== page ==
And the fellow that did it was your American M.P.

 One thing to remember fellows when you’re down and out,

 There’s a fellow that will help you if he hears you shout.

 He will stand beside you and fight like hell.

 So do the right thing, and treat him well.

 Just remember fellows on your holiday,

 One of your buddies can’t go out and play.

 You call him an outcast, and other names,

 But he’s your buddy, just the same.

 We envy no one, try never to do harm.

 We’re here to keep you safe, in every form.

 So if you see us on duty, please don’t get mad.

 Remember we’re here for you, and that M.P.’s aren’t bad.

     – S/Sgt. GODFREY J. DARBY

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Military Humor – 

Sometimes all you need are a few words of encouragement!

Click on images to enlarge.

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Farewell Salutes – 

Robert R. Auer – Chicago, IL; US Army, Korea, company clerk

Erwin H. Boyer – Edmonds, WA; USMC, Korea  /  US Army, Korea, 101st Airborne Division (Ret. 26 y.)

Russell F. Chapman – Milford, CT; US Army Air Corps, WWII, PTO, 11th Airborne Division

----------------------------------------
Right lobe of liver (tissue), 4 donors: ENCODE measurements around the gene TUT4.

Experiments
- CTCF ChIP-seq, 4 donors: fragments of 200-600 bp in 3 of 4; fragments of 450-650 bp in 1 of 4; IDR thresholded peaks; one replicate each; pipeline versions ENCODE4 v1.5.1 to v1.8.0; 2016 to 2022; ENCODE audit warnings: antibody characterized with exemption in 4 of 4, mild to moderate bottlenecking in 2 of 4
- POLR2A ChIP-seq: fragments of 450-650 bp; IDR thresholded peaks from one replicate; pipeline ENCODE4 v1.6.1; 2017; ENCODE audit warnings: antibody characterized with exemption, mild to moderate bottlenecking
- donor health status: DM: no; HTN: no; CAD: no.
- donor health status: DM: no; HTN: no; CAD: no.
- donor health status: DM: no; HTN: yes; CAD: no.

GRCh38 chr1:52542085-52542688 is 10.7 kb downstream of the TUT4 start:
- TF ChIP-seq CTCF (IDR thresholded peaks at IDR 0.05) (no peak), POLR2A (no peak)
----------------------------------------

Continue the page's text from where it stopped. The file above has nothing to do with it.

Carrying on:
Sanford I. Finger – NYC, NY; US Army, Vietnam, SSgt. # 261646170, HQ Area Command, KIA (offshore Nha Trang, SK)

John H. Givens – Oelwein, IA; US Army, 82nd Airborne Division

Steve Magro – Rochester, NY; US Army Air Corps, WWII

Hubert Pensinger – Fort Wayne, IN; US Army Air Corps, WWII, Purple Heart

Roger W. Schmitz Sr. – Raymore, MO; US Army, WWII

Larry J. Tillman – Drumright, OK; Vietnam, 173rd Airborne Division

James Vandiver Jr. – Gainsville, GA; US Army, WWII, ETO, Pvt., 42nd Rainbow Division

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General Yamashita (part one) from: Gen. Eichelberger

Gen. Eichelberger

From:  “Our Jungle Road to Tokyo” by General Robert Eichleberger

Although negotiations with Yamashita for surrender were completed after 8th Army had relinquished control of Luzon, the story should be told here.  It must be remembered that Japanese forces at this period had little or no communication with the homeland.